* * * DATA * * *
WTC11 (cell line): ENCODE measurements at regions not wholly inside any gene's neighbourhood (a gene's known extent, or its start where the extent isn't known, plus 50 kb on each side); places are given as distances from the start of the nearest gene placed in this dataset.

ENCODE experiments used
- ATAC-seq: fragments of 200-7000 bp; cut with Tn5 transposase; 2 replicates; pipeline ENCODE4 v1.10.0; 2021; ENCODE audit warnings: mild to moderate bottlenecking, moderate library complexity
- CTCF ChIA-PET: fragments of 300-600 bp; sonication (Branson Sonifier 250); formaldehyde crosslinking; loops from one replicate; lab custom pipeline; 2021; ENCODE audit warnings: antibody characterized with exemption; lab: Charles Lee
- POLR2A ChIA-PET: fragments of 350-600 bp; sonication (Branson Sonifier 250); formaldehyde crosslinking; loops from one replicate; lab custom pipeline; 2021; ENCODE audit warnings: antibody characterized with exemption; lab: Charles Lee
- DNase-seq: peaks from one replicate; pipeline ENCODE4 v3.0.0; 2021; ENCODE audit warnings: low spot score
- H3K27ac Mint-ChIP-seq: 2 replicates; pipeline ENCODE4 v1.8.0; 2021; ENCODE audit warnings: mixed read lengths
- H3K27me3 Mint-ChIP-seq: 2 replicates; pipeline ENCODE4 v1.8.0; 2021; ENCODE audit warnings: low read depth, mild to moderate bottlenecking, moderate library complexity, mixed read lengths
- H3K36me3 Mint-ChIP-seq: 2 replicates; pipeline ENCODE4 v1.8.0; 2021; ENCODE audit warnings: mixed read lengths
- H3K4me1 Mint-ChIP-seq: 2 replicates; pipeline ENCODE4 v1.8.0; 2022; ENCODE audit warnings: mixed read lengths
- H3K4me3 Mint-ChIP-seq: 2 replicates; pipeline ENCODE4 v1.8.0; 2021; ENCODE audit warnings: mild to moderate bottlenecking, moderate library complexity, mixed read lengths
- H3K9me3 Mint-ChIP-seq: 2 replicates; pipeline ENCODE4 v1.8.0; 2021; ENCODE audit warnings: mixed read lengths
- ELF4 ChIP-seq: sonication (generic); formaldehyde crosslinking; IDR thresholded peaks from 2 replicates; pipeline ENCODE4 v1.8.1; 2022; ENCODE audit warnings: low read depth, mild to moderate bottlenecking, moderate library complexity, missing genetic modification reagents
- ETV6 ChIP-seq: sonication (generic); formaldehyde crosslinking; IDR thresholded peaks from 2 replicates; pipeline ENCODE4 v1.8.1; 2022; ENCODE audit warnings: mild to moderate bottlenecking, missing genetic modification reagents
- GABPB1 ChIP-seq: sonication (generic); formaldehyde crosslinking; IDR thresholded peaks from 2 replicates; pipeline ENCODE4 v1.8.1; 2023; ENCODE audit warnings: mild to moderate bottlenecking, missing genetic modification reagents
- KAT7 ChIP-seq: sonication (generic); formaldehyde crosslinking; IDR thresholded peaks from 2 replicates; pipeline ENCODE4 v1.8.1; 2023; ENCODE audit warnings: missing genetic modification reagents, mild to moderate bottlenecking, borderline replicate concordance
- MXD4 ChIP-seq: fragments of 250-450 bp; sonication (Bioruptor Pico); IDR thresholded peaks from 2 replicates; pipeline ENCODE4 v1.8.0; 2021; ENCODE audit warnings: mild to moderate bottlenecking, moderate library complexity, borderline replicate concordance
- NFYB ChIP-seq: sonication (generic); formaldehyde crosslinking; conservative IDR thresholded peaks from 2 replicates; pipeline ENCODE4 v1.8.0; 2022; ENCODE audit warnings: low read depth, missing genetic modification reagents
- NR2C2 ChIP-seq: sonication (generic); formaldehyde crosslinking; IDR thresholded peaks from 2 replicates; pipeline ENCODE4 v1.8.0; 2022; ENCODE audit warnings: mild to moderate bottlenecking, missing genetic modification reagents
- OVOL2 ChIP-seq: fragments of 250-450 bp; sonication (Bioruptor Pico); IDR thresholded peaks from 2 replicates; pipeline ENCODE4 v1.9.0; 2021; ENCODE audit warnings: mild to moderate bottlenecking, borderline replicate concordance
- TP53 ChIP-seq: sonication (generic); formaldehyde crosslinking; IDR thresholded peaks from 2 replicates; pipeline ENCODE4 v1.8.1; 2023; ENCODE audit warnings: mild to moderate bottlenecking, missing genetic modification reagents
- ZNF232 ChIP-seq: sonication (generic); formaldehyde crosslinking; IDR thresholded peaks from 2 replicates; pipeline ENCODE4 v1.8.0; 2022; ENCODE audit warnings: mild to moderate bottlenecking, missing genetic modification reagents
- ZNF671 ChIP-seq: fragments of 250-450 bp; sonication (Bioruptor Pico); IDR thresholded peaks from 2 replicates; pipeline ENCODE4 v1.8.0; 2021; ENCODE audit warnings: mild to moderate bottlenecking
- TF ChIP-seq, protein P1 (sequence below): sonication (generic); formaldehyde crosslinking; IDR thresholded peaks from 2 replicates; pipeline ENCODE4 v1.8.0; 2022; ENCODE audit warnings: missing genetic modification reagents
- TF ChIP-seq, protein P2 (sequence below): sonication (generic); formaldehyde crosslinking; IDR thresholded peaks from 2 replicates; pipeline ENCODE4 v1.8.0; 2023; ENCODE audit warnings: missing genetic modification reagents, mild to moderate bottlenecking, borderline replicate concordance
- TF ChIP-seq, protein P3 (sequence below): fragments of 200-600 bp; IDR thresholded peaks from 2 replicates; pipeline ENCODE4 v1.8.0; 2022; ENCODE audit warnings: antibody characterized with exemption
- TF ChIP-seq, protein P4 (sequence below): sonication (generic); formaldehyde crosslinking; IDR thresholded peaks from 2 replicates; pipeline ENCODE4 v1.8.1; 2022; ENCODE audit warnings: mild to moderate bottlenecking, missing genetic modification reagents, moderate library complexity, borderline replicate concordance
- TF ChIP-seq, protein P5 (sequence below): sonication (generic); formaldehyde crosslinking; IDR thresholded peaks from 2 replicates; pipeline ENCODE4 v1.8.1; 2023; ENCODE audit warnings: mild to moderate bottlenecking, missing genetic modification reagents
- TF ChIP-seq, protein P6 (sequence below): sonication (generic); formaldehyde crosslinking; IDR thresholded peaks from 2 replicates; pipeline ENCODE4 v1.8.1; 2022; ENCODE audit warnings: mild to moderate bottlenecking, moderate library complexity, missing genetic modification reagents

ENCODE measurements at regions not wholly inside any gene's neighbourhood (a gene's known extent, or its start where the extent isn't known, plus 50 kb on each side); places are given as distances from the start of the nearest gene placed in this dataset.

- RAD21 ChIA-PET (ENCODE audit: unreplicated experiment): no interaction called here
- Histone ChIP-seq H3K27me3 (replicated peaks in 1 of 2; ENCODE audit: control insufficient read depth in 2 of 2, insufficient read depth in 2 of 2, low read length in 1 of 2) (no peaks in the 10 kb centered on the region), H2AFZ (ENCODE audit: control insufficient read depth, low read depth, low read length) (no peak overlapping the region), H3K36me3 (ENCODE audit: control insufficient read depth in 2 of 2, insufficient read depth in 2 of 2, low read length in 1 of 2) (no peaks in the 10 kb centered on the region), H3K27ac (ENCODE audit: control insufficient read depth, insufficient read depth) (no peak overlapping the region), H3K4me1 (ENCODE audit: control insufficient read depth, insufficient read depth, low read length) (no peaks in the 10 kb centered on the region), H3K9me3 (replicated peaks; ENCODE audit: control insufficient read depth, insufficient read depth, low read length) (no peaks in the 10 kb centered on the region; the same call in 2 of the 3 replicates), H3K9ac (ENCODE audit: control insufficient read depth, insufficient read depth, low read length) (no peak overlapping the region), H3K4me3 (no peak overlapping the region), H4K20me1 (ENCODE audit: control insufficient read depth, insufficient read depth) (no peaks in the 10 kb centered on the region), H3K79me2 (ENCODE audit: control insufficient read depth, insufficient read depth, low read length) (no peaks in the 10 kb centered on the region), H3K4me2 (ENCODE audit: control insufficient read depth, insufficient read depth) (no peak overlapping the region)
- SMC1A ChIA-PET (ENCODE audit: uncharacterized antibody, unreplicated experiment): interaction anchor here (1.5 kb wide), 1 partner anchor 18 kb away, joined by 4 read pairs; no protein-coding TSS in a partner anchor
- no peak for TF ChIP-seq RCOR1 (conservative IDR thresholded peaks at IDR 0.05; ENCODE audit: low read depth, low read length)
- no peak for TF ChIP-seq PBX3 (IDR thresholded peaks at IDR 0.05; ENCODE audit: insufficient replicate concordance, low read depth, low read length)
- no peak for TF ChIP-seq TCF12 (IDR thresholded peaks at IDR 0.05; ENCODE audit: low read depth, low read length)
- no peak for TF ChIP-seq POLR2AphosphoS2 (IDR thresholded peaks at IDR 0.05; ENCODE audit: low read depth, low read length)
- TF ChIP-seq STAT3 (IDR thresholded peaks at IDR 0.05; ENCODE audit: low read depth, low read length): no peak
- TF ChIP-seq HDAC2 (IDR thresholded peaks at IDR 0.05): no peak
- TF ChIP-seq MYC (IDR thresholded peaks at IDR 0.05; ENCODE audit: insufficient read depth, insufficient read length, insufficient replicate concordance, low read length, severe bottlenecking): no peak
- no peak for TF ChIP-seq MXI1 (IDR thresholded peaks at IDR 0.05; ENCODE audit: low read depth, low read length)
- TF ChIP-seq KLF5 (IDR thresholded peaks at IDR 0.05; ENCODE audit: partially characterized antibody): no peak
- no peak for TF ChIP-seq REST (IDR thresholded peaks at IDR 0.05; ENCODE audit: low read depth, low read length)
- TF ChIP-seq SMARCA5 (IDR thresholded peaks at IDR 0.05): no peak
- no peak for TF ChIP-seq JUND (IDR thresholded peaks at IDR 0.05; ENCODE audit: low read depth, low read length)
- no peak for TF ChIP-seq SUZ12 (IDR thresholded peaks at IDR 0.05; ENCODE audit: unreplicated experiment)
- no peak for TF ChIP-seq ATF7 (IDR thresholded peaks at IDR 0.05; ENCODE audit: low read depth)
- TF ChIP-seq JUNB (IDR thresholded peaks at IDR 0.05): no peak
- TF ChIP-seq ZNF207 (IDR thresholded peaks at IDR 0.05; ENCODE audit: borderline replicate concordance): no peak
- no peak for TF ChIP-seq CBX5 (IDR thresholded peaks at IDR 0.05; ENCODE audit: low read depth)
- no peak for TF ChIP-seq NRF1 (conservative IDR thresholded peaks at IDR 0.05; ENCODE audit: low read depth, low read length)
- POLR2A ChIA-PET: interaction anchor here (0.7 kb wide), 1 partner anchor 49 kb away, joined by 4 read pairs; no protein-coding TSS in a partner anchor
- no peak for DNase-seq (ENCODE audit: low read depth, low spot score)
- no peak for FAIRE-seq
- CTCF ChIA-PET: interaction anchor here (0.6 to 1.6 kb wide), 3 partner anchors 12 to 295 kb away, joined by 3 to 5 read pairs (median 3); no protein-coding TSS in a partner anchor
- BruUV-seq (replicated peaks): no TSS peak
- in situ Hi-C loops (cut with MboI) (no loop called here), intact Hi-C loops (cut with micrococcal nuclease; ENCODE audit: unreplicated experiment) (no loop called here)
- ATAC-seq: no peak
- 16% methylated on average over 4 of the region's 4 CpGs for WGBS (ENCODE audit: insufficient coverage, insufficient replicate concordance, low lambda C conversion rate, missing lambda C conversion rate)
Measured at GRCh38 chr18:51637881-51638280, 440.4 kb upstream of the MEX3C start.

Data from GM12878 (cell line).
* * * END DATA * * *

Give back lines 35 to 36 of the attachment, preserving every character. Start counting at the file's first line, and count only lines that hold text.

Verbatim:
- no peak for TF ChIP-seq PBX3 (IDR thresholded peaks at IDR 0.05; ENCODE audit: insufficient replicate concordance, low read depth, low read length)
- no peak for TF ChIP-seq TCF12 (IDR thresholded peaks at IDR 0.05; ENCODE audit: low read depth, low read length)